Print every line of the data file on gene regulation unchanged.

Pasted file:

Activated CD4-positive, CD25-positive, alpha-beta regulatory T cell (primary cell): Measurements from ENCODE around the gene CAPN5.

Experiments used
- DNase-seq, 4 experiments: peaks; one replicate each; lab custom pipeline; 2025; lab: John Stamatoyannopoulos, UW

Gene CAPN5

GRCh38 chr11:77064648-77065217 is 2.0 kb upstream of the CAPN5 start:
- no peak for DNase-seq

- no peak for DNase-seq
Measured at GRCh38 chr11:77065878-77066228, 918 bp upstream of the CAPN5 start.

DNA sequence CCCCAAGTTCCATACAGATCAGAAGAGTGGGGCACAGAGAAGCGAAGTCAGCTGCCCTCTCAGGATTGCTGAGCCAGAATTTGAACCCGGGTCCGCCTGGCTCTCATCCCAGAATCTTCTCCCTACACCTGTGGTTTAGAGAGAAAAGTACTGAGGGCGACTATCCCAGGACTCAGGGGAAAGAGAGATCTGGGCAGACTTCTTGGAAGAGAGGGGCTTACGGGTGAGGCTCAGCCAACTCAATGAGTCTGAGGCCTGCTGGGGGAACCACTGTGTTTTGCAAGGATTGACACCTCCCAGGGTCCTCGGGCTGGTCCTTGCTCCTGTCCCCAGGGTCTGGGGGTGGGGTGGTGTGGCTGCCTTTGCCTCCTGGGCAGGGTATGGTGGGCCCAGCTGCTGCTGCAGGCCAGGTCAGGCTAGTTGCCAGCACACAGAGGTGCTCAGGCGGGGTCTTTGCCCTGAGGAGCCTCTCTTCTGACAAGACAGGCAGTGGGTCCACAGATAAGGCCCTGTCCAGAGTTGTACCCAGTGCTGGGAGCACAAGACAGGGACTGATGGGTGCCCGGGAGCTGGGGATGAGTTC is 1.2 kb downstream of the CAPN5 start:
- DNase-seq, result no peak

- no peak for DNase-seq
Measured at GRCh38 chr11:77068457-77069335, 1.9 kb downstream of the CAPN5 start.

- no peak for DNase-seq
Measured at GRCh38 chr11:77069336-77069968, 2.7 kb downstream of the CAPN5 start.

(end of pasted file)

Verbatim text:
Activated CD4-positive, CD25-positive, alpha-beta regulatory T cell (primary cell): Measurements from ENCODE around the gene CAPN5.

Experiments used
- DNase-seq, 4 experiments: peaks; one replicate each; lab custom pipeline; 2025; lab: John Stamatoyannopoulos, UW

Gene CAPN5

GRCh38 chr11:77064648-77065217 is 2.0 kb upstream of the CAPN5 start:
- no peak for DNase-seq

- no peak for DNase-seq
Measured at GRCh38 chr11:77065878-77066228, 918 bp upstream of the CAPN5 start.

DNA sequence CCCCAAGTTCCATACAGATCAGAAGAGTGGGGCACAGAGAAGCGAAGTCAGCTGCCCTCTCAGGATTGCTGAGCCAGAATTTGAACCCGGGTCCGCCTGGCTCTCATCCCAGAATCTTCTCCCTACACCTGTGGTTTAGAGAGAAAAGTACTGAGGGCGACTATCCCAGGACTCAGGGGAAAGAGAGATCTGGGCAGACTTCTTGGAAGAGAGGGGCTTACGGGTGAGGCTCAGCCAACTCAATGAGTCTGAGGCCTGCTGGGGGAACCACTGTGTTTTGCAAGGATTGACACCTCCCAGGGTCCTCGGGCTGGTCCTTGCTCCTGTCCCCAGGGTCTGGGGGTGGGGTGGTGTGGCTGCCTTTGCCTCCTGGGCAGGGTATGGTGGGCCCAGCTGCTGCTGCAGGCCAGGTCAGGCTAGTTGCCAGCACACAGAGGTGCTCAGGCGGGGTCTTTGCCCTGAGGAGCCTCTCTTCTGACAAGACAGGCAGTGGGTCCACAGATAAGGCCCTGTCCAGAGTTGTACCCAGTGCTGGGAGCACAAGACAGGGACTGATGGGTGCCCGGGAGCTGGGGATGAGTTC is 1.2 kb downstream of the CAPN5 start:
- DNase-seq, result no peak

- no peak for DNase-seq
Measured at GRCh38 chr11:77068457-77069335, 1.9 kb downstream of the CAPN5 start.

- no peak for DNase-seq
Measured at GRCh38 chr11:77069336-77069968, 2.7 kb downstream of the CAPN5 start.